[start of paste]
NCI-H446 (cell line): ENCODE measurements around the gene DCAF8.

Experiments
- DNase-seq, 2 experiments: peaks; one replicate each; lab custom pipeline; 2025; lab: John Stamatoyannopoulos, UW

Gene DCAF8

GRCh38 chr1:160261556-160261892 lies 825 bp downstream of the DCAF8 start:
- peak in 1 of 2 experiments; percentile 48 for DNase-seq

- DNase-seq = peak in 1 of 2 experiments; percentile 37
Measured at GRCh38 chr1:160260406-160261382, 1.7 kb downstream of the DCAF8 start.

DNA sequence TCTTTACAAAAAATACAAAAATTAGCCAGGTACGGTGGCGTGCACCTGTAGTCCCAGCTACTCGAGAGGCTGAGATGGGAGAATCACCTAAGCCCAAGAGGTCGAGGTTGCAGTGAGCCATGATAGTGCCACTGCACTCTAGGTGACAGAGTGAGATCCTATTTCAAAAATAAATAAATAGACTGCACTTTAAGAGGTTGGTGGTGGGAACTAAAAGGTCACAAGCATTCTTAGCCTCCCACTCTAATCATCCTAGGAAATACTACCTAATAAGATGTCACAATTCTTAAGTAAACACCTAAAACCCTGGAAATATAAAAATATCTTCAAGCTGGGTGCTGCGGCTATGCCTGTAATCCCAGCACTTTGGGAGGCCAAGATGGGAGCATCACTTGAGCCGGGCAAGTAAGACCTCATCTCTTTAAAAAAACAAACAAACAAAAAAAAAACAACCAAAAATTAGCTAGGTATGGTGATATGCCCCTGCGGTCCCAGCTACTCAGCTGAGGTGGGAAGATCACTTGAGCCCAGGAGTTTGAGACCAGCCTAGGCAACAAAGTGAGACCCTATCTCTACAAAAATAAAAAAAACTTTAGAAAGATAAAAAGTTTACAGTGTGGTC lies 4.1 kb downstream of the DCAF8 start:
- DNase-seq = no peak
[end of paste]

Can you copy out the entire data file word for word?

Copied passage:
NCI-H446 (cell line): ENCODE measurements around the gene DCAF8.

Experiments
- DNase-seq, 2 experiments: peaks; one replicate each; lab custom pipeline; 2025; lab: John Stamatoyannopoulos, UW

Gene DCAF8

GRCh38 chr1:160261556-160261892 lies 825 bp downstream of the DCAF8 start:
- peak in 1 of 2 experiments; percentile 48 for DNase-seq

- DNase-seq = peak in 1 of 2 experiments; percentile 37
Measured at GRCh38 chr1:160260406-160261382, 1.7 kb downstream of the DCAF8 start.

DNA sequence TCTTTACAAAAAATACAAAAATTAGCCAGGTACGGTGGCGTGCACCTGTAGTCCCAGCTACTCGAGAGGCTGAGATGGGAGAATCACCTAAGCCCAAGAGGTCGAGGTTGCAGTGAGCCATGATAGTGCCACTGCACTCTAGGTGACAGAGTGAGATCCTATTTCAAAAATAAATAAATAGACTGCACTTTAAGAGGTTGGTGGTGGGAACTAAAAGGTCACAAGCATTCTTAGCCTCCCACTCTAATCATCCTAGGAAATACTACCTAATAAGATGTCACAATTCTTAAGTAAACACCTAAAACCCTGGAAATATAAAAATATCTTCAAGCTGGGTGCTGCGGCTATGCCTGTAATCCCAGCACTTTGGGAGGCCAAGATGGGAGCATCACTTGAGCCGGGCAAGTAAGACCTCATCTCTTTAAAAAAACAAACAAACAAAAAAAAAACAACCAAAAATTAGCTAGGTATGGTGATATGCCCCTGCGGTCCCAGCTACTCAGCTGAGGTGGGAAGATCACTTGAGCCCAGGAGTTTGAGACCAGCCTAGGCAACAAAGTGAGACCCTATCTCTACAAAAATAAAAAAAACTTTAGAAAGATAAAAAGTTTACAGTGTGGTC lies 4.1 kb downstream of the DCAF8 start:
- DNase-seq = no peak